Today the Centers for Medicare and Medicaid Services (CMS) released long awaited proposed regulations for accountable care organizations (ACOs). Under the federal Affordable Care Act (Obamacare), ACOs– which are associations made up of groups of health care providers—can share Medicare savings derived from improvements in care.
In CMS administrator Don Berwick’s own words:
The creation of ACOs is one of the first delivery-reform initiatives that will be implemented under the ACA [the national Affordable Care Act]. Its purpose is to foster change in patient care so as to accelerate progress toward a three-part aim: better care for individuals, better health for populations, and slower growth in costs through improvements in care. Under the law, an ACO will assume responsibility for the care of a clearly defined population of Medicare beneficiaries attributed to it on the basis of their patterns of use of primary care. If an ACO succeeds in both delivering high-quality care and reducing the cost of that care to a level below what would otherwise have been expected, it will share in the Medicare savings it achieves.
The release of CMS regulations for ACOs finally puts something on the table to discuss the ramifications of. The 400+ pages of proposed regulations will surely influence the debate on Governor Patrick’s bill that tries to move the majority of the health care market in the Commonwealth towards ACOs by 2015. For the first time, Massachusetts will simultaneously have this policy discussion along with those at the national level. I for one, welcome the parallel discussion– because it will produce a robust amount of research and analysis—something the Massachusetts Legislature has not historically been known for.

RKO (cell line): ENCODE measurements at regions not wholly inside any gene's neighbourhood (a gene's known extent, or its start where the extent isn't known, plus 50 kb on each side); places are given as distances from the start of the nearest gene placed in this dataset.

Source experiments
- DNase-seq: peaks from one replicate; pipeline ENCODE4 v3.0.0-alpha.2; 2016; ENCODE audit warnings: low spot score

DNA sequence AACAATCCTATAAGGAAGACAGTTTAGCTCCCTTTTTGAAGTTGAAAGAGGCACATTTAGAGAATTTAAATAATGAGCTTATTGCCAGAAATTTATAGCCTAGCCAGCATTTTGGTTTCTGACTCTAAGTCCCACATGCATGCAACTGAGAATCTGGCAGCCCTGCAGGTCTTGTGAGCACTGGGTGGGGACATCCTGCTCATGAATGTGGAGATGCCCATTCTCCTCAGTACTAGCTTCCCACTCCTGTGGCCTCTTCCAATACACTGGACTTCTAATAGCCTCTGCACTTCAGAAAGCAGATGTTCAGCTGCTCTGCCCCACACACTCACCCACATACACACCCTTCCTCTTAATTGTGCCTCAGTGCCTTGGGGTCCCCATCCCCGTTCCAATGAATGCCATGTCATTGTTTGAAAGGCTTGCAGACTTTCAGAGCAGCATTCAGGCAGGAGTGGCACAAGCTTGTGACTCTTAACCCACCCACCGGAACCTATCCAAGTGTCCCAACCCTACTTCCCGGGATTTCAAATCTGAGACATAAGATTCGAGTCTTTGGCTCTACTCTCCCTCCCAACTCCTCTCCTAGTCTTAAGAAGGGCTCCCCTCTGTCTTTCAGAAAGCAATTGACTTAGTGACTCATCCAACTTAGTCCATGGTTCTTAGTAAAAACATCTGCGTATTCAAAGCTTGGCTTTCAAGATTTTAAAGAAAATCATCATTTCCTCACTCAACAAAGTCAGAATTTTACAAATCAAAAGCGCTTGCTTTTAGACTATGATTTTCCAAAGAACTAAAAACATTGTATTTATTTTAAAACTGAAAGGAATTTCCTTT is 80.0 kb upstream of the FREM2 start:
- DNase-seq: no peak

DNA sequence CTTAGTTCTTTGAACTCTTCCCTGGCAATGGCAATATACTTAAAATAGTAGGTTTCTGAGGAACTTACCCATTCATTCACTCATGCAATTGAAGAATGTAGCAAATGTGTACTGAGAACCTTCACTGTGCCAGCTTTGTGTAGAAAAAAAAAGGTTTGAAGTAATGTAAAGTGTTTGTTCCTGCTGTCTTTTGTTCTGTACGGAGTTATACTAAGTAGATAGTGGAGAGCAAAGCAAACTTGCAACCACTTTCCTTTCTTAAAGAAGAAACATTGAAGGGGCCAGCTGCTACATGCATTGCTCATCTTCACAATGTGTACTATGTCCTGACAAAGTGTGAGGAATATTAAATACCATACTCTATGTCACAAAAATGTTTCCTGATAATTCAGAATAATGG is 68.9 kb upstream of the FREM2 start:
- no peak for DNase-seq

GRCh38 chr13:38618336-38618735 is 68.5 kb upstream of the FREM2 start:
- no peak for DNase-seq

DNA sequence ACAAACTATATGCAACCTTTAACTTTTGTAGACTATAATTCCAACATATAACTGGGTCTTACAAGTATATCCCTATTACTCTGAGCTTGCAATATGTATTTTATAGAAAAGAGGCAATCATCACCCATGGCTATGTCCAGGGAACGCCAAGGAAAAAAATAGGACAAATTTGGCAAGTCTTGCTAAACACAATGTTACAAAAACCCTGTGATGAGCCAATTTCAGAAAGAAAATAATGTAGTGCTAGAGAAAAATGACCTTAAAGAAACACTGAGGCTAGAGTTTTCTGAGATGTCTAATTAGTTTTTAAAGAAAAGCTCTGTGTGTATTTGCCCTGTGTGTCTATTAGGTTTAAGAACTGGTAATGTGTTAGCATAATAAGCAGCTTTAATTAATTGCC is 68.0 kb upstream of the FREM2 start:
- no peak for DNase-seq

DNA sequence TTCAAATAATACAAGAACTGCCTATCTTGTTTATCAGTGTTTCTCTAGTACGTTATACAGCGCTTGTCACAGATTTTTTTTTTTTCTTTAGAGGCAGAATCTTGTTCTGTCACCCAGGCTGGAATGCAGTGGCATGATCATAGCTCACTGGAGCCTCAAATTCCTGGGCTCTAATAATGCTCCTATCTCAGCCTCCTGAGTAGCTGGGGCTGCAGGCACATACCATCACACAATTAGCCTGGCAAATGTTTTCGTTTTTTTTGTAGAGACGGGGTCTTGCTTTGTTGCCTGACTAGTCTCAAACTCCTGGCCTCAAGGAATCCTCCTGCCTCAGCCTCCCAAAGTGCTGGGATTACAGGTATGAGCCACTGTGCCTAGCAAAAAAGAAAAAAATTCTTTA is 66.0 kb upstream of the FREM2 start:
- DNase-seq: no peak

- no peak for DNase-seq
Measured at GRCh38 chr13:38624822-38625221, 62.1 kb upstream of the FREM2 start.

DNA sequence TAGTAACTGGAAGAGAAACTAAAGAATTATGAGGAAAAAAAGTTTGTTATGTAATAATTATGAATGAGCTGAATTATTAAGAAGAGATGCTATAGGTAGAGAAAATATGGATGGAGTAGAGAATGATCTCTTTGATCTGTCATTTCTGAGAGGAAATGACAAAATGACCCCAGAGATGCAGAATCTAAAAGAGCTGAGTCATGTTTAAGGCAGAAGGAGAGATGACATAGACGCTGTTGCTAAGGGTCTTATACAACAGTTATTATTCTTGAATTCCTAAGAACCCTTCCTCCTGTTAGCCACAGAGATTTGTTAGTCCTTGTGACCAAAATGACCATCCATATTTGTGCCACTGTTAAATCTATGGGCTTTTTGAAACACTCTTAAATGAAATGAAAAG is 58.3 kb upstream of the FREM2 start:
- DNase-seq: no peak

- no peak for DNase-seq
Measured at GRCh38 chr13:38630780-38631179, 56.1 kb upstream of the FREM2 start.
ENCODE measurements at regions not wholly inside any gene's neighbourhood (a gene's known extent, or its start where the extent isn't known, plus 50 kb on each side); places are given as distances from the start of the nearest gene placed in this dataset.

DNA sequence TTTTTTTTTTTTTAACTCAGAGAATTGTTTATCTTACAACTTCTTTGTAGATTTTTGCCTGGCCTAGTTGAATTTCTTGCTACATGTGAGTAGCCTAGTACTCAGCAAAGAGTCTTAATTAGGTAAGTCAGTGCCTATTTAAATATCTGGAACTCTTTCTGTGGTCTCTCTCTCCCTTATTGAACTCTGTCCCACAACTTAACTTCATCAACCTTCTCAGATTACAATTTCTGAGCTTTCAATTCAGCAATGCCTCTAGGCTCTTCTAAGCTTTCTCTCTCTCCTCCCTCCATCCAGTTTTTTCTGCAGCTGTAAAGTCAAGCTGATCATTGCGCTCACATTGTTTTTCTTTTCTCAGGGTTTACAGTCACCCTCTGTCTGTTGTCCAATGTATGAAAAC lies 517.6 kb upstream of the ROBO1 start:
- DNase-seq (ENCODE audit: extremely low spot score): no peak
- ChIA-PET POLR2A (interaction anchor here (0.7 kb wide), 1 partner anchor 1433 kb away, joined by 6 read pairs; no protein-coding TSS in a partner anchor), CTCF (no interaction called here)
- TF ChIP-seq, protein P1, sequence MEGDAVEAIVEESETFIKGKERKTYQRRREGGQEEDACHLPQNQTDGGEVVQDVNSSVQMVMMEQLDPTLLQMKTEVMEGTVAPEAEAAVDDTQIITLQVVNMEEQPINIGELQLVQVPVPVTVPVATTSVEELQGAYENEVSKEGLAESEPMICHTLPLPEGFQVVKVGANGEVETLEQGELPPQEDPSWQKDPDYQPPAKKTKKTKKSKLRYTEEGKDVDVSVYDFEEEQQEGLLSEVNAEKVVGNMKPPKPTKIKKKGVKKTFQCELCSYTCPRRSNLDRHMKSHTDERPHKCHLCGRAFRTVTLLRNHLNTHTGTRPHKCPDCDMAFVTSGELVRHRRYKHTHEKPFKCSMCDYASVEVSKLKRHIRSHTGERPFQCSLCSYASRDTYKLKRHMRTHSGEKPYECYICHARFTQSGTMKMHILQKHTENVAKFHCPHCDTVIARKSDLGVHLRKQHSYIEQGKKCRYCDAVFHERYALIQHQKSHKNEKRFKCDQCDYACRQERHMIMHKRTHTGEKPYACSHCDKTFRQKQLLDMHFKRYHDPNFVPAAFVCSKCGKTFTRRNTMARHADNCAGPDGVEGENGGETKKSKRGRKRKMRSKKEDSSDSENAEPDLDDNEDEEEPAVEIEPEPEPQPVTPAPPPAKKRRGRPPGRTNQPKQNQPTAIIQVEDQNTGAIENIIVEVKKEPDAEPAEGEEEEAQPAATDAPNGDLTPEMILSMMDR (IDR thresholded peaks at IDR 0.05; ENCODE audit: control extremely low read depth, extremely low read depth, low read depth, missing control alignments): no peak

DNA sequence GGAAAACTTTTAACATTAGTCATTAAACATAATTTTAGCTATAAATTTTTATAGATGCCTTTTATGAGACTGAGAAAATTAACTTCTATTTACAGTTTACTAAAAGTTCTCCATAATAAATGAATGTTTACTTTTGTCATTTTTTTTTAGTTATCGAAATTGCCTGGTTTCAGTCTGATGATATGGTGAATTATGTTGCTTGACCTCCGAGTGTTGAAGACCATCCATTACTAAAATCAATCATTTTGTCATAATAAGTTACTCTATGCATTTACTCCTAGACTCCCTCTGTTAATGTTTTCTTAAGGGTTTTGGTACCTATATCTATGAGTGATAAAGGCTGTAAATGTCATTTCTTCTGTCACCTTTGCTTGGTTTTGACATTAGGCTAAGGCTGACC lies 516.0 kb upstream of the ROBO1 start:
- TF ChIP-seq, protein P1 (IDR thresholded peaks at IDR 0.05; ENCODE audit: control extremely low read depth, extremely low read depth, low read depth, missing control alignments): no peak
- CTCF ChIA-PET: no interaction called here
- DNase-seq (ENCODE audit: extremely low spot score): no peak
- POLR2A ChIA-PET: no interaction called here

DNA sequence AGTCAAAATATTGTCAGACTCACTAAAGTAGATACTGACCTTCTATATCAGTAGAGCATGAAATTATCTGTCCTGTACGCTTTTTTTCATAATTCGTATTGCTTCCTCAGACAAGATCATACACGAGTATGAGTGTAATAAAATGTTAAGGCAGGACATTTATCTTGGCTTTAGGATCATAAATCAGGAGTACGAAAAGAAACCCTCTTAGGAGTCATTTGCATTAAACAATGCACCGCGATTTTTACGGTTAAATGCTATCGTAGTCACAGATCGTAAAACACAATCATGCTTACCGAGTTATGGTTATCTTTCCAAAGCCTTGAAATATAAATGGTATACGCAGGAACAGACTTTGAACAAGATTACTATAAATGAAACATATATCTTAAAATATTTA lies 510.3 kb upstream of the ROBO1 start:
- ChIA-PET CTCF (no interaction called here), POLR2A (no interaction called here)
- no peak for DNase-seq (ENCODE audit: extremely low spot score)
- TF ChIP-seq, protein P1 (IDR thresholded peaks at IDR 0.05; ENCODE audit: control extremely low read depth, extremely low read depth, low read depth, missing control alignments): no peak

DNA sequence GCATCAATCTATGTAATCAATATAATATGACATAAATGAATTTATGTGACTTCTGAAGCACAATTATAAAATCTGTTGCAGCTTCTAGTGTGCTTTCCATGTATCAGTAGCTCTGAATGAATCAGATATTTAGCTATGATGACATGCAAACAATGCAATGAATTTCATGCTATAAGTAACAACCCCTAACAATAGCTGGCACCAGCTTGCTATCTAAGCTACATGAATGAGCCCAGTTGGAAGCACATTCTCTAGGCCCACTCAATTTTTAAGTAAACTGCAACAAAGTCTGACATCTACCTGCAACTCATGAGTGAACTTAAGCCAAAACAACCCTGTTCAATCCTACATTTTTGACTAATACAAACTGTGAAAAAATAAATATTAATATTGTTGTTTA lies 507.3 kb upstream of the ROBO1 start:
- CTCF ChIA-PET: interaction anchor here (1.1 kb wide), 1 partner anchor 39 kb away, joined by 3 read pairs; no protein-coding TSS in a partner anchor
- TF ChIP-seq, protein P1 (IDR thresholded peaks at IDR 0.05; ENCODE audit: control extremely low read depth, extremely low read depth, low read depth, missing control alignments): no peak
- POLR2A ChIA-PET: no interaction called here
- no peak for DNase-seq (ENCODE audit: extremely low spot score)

“Accountable Care Organizations: Accountable for What, to Whom, and How?” By Elliott S. Fisher and Stephen M. Shortell. An October 2010 JAMA piece. Fisher and his team at Dartmouth are seen by many as the intellectual powerhouse behind the ACO concept
Just in the last week the following two papers have been released about ACO challenges:
The ACO Model — A Three-Year Financial Loss? By Trent Haywood, M.D., and Keith Kosel
Examining the limited data we have on ACOs, the report draws from CMS’s past experience with the Physician Group Practice (PGP) demonstration project.The prognosis looks bleak.
In that demonstration, for an “ACO making the mean initial investment of $1.7 million (it) will require the unlikely margin of 20% for the 3-year period envisioned by CMS.”
With a 5-year time horizon… the required margin to break even is 13%. However, the current Medicare Shared Savings Program anticipates a minimum performance period of only 3 years.
Hospitals’ Race to Employ Physicians– The Logic Behind a Money-Losing Proposition By Robert Kocher, MD (fmr Special Assistant to the President for Healthcare and Economic Policy, and as a member of the National Economic Council) and Nikhil Sahni
They discuss the incentives inherent in ACOs for hospitals to pick up more physicians– possibly leading to greater market power.
A major concern in either scenario is the potential for hospitals to convert greater market power into higher prices and less competition
The authors reference a local report by the AG that documented this playing out in the Massachusetts provider community without ACOs, and express a concern ACOs could accelerate that movement.
That is just out in the last week, so let the debate begin.